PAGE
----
This is a useful analysis, though it could just as well be titled "What's wrong with biological origins theories". One can forgive the author for the title and the emphasis, given the dominance of the religious consensus that governs biological origins theory today, and thus determines what makes it through the gauntlet of "peer review" into print.
What would make the discussion more interesting is if the evolutionist proponents could see themselves, and their "just so" stories about origins, in this analysis. I'm not waiting around for that, however. There are more productive ways to invest time.
I assume you are referring to the "religious consensus" that marks the mindset of evolutionists, who, by the way, hold their theory to be unquestionably true and correct, and thus unfalsifiable.
So what is ID's theory about why there are no 600 million-year-old mammal fossils?
I agree that the author has a willful blindness towards evolution when speaking about "mini-ID". I came across this quote:
"The important scientific strategy of rendering theories testable by finding independently justified auxiliary propositions does not work for mini-ID. We have no independent evidence concerning which auxiliary propositions about the putative designers goals and abilities are true."
It could just as well be rendered:
"The important scientific strategy of rendering theories testable by finding independently justified auxiliary propositions does not work for evolution. We have no independent evidence concerning which auxiliary propositions about mutation and natural selections goals and capabilities are true."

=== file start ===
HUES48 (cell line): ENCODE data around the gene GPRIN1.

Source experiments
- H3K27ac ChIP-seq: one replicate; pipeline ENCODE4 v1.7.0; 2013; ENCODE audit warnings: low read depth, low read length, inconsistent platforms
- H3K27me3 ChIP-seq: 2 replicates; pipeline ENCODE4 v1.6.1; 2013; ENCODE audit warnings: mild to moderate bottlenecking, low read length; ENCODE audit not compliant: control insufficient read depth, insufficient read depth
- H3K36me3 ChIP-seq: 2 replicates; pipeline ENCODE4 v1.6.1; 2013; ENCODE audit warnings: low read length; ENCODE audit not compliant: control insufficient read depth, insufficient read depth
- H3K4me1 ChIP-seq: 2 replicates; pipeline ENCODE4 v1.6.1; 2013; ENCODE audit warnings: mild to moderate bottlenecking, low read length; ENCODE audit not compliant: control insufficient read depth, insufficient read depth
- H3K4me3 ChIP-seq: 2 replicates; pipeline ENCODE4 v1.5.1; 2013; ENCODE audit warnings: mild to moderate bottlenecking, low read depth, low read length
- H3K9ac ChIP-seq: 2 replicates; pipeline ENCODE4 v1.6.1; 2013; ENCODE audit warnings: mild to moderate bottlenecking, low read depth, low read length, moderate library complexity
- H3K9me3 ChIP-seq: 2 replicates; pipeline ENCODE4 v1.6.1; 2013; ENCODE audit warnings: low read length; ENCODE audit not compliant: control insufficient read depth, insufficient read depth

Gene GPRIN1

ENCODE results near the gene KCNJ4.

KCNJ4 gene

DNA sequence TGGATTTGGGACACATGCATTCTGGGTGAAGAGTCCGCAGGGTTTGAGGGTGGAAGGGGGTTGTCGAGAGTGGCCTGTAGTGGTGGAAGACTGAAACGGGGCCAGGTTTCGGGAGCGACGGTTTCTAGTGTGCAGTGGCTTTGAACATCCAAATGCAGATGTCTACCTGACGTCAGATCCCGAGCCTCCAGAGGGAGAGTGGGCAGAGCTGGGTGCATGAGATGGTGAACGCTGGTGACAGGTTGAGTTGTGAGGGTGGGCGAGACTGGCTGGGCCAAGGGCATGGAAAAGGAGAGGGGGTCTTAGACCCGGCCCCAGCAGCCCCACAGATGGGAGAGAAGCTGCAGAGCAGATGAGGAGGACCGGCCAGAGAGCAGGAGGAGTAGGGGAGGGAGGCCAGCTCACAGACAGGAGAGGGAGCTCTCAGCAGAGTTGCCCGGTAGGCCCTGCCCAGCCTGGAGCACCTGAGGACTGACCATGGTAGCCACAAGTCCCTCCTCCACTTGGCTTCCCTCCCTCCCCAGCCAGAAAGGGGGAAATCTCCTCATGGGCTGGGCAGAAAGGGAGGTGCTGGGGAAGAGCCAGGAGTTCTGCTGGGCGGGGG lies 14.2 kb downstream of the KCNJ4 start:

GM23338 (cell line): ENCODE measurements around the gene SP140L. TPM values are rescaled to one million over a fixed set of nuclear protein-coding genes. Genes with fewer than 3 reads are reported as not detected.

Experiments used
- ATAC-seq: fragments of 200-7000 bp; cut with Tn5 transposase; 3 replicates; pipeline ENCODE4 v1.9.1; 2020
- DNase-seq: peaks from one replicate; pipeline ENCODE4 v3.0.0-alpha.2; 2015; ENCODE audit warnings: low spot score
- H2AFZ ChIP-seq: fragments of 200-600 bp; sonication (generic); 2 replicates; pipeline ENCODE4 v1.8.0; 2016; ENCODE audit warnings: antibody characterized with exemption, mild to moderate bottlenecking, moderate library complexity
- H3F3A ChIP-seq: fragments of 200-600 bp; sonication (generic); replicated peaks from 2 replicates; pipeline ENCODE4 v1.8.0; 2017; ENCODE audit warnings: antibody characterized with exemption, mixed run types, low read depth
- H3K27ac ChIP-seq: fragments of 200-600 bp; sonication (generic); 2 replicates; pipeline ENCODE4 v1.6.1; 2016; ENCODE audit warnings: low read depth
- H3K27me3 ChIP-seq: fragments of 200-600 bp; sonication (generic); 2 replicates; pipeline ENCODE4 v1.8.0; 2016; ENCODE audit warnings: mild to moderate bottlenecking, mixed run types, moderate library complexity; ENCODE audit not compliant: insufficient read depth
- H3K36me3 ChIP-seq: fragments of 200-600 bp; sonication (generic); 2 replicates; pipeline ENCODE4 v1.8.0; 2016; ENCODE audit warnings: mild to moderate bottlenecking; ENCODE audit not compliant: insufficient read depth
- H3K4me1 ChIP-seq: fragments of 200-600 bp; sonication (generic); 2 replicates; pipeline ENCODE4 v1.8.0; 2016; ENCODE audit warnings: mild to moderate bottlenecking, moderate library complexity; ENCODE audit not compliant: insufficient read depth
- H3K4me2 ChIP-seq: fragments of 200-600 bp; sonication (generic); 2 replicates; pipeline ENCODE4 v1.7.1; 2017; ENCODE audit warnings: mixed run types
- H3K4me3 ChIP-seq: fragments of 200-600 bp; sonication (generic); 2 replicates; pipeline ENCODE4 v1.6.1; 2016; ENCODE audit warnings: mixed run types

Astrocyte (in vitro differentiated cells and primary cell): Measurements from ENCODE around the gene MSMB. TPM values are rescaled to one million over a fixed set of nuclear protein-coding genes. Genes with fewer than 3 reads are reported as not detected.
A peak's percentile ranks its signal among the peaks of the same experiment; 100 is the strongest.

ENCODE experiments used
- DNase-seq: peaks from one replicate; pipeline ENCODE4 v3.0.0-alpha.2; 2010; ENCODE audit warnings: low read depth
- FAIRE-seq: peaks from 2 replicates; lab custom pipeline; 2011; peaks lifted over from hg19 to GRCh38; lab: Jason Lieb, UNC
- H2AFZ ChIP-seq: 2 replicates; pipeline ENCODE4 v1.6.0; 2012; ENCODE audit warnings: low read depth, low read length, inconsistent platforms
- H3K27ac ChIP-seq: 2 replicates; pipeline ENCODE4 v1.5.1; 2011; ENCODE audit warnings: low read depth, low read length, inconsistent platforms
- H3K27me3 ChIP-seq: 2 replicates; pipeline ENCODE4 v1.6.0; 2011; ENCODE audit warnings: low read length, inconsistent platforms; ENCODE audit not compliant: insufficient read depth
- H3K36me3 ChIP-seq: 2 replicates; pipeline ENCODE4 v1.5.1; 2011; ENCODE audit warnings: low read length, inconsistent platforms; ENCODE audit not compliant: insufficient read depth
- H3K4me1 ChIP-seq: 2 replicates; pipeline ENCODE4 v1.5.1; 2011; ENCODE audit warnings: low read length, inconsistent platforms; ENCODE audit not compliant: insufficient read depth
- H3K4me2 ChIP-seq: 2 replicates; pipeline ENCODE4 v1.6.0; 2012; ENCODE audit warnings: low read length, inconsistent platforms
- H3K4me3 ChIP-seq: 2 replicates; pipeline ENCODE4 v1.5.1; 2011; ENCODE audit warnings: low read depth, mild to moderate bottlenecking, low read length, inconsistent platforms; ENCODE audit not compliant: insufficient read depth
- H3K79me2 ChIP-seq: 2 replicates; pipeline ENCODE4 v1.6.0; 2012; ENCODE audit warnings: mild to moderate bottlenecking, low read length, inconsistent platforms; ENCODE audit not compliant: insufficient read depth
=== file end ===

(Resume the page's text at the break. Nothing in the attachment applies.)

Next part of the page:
But of course, I already agree with the ID side of things.
Not really. Evolutionary theory is thoroughly, and crucially, entwined and woven together with numerous "auxiliary" principles, as Sober calls them, which render it rich in testable implications. See, for instance, 29+ Evidences for Macroevolution.
ID by contrast is almost completely vacuous. Indeed it is intentionally vacuous. "ID proponents" systematically refuse to entertain or propose, even speculatively, any claims whatsoever about how, when, where, by what agency or in what specific forms "intelligent design" events are actually instantiated.
This intentional lack of empirical content is, I believe, due to the fact that ID is not and never was intended to function as a scientific theory. (Or a scientific program, rather. Even many IDers admit it's not sufficiently developed to qualify as a "theory".)
Instead ID's role is to serve as an inoffensive "umbrella" ideology for antievolutionists and creationists who traditionally have bitterly disagreed about numerous issues such as: the age of the earth, progressive versus sudden/fiat creationism, the "canopy" theory, the global nature (or not) of Noah's flood, the flood's geological significance, and etc, etc, etc.
In a real science, of course, such substantive disagreements would be considered fruitful. But of course creationism is concerned with putting a scientific gloss on "correct" dogma, so such disagreements are intolerable and have led to multiple schisms and/or the dissolution of antievolution orgs affected by them. (See Henry Morris' A History of Modern Creationism for many examples.)
"Intelligent Design" is, then, a "lowest common denominator" that nearly all antievolutionary creationists can support, precisely because it says almost nothing about anything.